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Tillyfruskie Farmhouse, Including Gates, Courtyard Wall, Boundary Walls, Ancillary Structure, Loupin'-On Stane and Cheese Press

A Category B Listed Building in Birse, Aberdeenshire

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Coordinates

Latitude: 57.0256 / 57°1'32"N

Longitude: -2.6235 / 2°37'24"W

OS Eastings: 362244

OS Northings: 792892

OS Grid: NO622928

Mapcode National: GBR WY.CD8Y

Mapcode Global: WH8PX.NNWZ

Entry Name: Tillyfruskie Farmhouse, Including Gates, Courtyard Wall, Boundary Walls, Ancillary Structure, Loupin'-On Stane and Cheese Press

Listing Date: 16 April 1971

Category: B

Source: Historic Scotland

Source ID: 334037

Historic Scotland Designation Reference: LB3056

Building Class: Cultural

Location: Birse

County: Aberdeenshire

Electoral Ward: Banchory and Mid Deeside

Parish: Birse

Traditional County: Aberdeenshire

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Finzean

Description

Dated 1733; 20th century alterations. 2-storey, 3-bay, L-plan small laird's house, with courtyard adjoining to E. Harled with chamfered granite reveals. Base course.

E (PRINCIPAL) ELEVATION: symmetrical; panelled timber door to centre of ground floor, with letterbox fanlight; window to each flanking bay; regular fenestration to 1st floor. Courtyard wall extends from outer right (see below). Single storey addition advanced to outer left, door and 3 irregularly placed windows to right return, lamp to right corner.

N ELEVATION: gabled; small infilled opening to left of gablehead; modern electricity meter box to ground floor. Courtyard wall adjoining to left (see below).

W ELEVATION: asymmetrical; small vertical opening near-centre of ground floor, irregular fenestration to ground and 1st floors. Single storey addition adjoining to outer right, with square-plan engaged tower to angle.

S ELEVATION: gabled; infilled opening with metal ventilators to left of gablehead; ground floor obscured by adjoining single storey addition, 3 windows to right, flanked to left by modern glazed door, tower to left angle with bipartite window, window to left and right returns, pyramidal roof with weather-vane finial.

Predominantly 4-pane timber sash and case windows, timber windows with top hoppers to rear. Graded grey slate roof with stone ridge. Stone skews with decorative skewputts, that to NE dated "1733", SE tooled "DO ??" (David Ochterlouny). Harled corniced gablehead stacks; ridge stack with octagonal can to single storey addition. Cast-iron rainwater goods.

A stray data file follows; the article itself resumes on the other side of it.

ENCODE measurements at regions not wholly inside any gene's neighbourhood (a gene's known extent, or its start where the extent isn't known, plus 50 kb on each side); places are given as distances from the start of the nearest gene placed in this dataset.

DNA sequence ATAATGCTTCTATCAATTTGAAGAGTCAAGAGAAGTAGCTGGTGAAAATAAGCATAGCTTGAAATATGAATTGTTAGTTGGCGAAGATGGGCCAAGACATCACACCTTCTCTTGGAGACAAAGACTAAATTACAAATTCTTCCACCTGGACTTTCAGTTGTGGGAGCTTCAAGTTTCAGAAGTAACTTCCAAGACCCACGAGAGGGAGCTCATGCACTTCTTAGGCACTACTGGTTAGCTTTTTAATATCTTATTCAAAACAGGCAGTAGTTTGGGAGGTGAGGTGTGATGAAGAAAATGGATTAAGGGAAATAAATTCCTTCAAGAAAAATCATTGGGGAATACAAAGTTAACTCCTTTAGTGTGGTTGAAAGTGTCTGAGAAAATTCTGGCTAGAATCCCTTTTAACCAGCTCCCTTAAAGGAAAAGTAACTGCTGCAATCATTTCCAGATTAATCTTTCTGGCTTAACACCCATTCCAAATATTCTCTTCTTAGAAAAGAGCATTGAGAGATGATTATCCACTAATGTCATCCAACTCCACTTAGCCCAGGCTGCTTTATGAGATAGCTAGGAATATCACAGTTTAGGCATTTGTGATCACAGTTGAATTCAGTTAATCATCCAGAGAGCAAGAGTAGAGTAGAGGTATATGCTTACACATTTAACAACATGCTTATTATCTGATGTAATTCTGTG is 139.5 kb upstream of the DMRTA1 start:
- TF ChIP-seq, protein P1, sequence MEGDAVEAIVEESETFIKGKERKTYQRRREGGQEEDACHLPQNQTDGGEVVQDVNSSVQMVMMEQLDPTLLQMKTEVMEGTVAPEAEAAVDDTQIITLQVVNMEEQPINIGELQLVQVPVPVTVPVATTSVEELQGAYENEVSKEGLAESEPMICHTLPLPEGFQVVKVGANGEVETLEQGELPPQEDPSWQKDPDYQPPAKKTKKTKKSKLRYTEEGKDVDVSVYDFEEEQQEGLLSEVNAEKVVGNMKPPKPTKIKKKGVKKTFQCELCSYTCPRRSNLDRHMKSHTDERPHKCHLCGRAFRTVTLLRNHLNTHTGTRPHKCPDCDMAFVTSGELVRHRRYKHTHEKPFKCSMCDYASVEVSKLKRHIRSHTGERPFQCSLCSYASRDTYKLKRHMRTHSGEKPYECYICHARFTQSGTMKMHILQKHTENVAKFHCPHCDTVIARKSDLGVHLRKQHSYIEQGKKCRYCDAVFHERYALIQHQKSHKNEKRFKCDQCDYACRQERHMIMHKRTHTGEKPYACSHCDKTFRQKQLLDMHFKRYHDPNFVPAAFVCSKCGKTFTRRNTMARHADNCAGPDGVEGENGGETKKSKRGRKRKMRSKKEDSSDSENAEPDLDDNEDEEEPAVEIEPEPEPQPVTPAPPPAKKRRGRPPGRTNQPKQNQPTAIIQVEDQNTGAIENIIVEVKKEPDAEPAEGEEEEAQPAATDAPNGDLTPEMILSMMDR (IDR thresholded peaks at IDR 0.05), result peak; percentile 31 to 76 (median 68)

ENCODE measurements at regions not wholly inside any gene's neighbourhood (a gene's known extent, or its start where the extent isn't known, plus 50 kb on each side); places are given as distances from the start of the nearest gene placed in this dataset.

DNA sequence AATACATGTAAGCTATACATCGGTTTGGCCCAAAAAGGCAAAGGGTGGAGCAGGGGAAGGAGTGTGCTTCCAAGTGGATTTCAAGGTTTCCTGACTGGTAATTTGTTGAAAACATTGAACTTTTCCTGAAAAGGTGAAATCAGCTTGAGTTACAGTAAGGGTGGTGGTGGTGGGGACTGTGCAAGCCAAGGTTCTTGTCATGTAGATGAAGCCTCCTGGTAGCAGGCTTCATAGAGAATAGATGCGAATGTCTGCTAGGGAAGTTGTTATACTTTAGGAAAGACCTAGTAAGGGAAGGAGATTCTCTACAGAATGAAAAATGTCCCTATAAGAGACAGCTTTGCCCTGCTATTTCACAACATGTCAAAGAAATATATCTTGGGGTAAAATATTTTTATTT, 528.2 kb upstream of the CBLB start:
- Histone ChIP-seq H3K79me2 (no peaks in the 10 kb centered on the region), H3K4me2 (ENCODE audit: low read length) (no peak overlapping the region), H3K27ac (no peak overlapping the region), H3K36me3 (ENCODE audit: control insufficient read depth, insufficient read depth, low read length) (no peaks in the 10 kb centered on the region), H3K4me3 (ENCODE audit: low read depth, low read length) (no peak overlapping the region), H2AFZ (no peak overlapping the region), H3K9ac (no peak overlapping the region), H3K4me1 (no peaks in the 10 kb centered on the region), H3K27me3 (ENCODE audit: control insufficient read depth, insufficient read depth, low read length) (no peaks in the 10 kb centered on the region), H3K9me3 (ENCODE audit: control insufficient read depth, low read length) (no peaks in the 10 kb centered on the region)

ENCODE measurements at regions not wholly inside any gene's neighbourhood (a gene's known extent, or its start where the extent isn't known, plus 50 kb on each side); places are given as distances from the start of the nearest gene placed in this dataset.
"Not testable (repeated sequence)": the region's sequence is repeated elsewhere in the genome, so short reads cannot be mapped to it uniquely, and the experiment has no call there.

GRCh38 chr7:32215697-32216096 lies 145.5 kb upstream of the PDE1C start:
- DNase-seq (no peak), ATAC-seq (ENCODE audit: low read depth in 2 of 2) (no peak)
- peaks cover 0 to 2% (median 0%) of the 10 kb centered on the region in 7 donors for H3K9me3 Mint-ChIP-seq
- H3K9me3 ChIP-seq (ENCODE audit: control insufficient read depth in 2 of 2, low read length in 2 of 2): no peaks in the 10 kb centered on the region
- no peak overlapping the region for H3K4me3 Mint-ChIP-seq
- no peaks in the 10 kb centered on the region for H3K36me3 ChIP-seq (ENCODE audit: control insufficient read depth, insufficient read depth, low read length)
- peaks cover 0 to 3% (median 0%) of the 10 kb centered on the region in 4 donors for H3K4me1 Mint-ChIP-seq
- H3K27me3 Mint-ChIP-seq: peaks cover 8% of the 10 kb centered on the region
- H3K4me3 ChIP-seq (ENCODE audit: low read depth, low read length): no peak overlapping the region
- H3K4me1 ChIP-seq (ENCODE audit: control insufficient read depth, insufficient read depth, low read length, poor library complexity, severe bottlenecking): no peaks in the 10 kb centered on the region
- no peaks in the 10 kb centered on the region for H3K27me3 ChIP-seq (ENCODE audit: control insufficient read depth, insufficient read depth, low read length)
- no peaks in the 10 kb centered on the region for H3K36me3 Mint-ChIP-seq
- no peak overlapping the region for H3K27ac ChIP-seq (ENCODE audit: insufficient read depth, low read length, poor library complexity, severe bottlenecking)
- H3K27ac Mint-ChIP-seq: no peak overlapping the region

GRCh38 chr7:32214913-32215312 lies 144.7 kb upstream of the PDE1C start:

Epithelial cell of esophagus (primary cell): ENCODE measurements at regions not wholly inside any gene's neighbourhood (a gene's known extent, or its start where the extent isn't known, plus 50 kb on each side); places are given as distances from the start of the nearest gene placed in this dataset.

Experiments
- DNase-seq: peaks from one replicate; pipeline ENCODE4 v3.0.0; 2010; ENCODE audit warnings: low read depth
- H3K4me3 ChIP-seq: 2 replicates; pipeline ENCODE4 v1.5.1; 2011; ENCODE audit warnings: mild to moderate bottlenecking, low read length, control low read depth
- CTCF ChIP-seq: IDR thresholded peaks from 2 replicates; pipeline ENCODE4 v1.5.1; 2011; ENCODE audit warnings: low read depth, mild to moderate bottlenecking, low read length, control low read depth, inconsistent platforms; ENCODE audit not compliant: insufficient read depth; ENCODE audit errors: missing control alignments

INTERIOR: refurbished, late 20th century, retaining some 19th century detailing.

GATES, GATEPIERS, COUTYARD WALL, BOUNDARY WALLS, CHEESE PRESS AND LOUPIN'-ON STANE: rubble coped harled courtyard wall adjoining house to E, stepped down to E; square-plan corniced gatepiers to N, with spherical finials; decorative ironwork 2-leaf gate. Pink granite cheese press against rubble wall to SE. 4-step granite rubble mounting platform to N of house. Granite rubble walls adjoining house to S.

ANCILLARY STRUCTURE: single storey, harled rubble steading to NE of house, finely finished granite dressings; gabled large round-arched opening to centre, with bull's-eye set in gablehead and spherical finial, windows flanking to left and right, boarded timber doors to outer left and right; corrugated door to right return; rubble elevation to left return with small boarded timber opening set in gablehead. Modern building adjoining to rear. Corrugated roof; cast-iron rainwater goods.

Statement of Interest

The Tillyfruskie estate (then Tillyfroskie) was owned by the Strachans in the 16th century, by 1696 the estate belonged to James Ochterlouny, and was worth 250 Scots Pounds. James was followed by his son Peter Ochterlouny, who built the present house and carved his initials and those of his wife, along with the date (1733) on the skewputts. Between 1755 and 1770 the estate was passed to the Farquharsons of Finzean. Tillyfruskie survives almost completely intact, with only the loss of the walled garden. The design and layout should be compared with Shiels in Midmar Parish, which is a larger T-plan version. It has lost (or perhaps never had) its courtyard, but retains its walled garden and is more completely preserved inside.

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